New York residents may recall the media furor surrounding the 2013 arrest of a Westchester mother for allegedly running a large-scale marijuana growing and distribution operation out of a warehouse in Queens County. The woman was dubbed the 'Pot Mom" by tabloid writers, and her exploits were compared in to those of the character played by Mary Louise Parker in the hit Showtime series 'Weeds." Observers have speculated for some time that the woman has been assisting federal agents with other marijuana cases, and these suspicions were confirmed on April 19 when she received a sentence of time served in return for her cooperation.
The sentence was handed down in a federal court in Brooklyn, and observers say that the 48-year-old suburban mother had changed her appearance and seemed to genuinely appreciate being given a second chance. Her attorney indicated to reporters that his client had begun to provide information to law enforcement shortly after being sentenced to three years in prison for her role in the pot growing enterprise. The leader of the ring was also sentenced to three years after entering a plea of guilty partly due to evidence provided by the woman.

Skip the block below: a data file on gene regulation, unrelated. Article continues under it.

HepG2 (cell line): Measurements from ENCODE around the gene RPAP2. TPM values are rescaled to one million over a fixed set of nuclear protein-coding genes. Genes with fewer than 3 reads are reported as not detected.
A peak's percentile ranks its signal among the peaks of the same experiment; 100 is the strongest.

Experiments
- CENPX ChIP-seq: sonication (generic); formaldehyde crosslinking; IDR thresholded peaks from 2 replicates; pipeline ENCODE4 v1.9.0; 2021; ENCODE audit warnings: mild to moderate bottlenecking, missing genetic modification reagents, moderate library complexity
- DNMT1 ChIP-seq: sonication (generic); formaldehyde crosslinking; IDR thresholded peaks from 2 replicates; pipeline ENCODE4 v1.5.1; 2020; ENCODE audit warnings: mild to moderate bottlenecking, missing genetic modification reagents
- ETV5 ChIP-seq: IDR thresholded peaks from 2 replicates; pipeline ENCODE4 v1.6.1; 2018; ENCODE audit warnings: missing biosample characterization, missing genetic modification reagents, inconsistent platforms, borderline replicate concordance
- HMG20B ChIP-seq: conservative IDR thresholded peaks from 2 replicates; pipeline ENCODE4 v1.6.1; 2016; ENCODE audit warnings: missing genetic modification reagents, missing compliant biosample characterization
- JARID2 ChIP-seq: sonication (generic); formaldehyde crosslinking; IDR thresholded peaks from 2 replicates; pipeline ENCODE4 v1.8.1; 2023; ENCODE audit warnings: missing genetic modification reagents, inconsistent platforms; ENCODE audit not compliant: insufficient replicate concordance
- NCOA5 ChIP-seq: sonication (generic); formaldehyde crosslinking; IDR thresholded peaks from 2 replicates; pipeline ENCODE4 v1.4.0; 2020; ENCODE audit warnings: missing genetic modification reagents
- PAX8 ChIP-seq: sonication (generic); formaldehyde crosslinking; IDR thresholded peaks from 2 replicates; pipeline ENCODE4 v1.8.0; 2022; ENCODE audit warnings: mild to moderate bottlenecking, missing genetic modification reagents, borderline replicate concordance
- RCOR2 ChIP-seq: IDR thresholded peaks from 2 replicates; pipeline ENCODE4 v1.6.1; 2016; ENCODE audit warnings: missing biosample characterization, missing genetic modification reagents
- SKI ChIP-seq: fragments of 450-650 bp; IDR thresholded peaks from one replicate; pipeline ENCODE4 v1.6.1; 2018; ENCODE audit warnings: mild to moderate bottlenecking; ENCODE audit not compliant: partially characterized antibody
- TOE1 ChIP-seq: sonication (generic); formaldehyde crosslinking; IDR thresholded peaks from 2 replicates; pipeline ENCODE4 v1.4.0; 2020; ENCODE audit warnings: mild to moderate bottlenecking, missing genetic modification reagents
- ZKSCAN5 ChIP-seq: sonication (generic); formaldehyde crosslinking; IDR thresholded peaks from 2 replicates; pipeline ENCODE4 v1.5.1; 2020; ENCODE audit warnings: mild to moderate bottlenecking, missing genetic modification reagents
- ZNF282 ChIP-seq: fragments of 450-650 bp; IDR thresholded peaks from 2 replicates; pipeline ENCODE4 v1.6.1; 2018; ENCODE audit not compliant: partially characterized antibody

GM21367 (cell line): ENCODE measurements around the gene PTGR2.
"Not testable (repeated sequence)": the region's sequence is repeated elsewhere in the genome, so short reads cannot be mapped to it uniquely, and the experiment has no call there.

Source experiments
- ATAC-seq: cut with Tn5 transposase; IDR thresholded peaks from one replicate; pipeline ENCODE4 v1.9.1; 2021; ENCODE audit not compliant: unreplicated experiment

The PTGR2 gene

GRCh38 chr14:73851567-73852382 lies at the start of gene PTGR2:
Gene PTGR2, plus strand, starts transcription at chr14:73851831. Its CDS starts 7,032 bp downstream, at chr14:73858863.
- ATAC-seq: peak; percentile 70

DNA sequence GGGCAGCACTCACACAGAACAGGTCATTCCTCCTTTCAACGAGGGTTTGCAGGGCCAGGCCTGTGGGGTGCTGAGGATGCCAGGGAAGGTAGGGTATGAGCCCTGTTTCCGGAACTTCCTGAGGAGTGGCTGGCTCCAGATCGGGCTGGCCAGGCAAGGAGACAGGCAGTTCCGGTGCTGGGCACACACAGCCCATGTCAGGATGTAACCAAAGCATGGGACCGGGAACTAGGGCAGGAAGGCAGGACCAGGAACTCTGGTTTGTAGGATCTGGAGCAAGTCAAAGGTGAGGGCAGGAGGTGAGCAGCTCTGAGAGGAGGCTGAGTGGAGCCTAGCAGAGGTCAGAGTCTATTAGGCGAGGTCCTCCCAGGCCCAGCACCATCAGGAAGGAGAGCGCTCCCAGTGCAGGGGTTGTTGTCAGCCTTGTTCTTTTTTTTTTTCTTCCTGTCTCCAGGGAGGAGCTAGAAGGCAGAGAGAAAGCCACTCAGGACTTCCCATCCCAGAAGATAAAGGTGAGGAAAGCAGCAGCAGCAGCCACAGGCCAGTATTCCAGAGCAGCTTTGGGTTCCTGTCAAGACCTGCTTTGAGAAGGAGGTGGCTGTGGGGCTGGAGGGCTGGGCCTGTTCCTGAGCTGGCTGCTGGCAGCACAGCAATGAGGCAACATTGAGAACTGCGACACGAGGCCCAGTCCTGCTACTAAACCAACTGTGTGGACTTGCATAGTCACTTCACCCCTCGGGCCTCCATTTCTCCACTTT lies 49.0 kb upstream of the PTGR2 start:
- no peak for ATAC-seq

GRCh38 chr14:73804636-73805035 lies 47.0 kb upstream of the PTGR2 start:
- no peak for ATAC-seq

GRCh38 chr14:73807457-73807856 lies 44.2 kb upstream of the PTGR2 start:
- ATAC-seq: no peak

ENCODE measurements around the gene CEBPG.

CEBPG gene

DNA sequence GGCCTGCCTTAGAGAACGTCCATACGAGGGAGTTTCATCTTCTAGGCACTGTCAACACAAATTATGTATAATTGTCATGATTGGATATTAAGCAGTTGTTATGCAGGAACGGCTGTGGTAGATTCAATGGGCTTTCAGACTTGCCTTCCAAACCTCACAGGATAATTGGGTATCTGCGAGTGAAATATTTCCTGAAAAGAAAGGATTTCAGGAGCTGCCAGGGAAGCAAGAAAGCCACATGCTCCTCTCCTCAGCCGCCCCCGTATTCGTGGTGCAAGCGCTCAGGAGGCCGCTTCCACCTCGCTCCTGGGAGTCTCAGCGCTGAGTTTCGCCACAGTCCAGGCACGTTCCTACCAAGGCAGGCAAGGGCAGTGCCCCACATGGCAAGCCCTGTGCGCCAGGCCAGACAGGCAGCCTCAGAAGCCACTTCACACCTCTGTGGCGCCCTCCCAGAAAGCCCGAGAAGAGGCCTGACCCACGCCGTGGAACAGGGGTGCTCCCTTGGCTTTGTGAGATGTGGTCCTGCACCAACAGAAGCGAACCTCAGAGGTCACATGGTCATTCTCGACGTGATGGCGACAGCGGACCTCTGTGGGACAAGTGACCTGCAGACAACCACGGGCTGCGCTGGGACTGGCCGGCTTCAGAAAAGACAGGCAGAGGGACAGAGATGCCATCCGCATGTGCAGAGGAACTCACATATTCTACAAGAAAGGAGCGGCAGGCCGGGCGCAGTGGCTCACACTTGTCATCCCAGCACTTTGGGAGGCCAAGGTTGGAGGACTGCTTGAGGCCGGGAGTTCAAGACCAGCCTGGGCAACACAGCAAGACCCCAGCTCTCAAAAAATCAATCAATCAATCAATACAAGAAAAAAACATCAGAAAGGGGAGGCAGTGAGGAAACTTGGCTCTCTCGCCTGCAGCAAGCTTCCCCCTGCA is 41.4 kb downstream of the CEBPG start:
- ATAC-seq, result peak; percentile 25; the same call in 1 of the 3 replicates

An assistant U.S. attorney told the court that the woman's cooperation had shut down at least one other pot-growing operation, and its operators have since pleaded guilty to a number of marijuana drug charges. The sentence also included 100 hours of community service.
Criminal defense attorneys understand that most of their arguments will be made to prosecutors rather than juries. The vast majority of criminal cases end with a negotiated plea agreement, and defense attorneys may be in a position of great strength when their clients cooperate with authorities.